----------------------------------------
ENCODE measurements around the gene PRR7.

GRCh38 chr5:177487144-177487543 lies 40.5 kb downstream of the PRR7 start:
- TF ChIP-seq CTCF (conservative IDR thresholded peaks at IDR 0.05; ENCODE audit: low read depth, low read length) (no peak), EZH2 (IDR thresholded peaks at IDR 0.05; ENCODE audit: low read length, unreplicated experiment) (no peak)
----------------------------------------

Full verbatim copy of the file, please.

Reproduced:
ENCODE measurements around the gene PRR7.

GRCh38 chr5:177487144-177487543 lies 40.5 kb downstream of the PRR7 start:
- TF ChIP-seq CTCF (conservative IDR thresholded peaks at IDR 0.05; ENCODE audit: low read depth, low read length) (no peak), EZH2 (IDR thresholded peaks at IDR 0.05; ENCODE audit: low read length, unreplicated experiment) (no peak)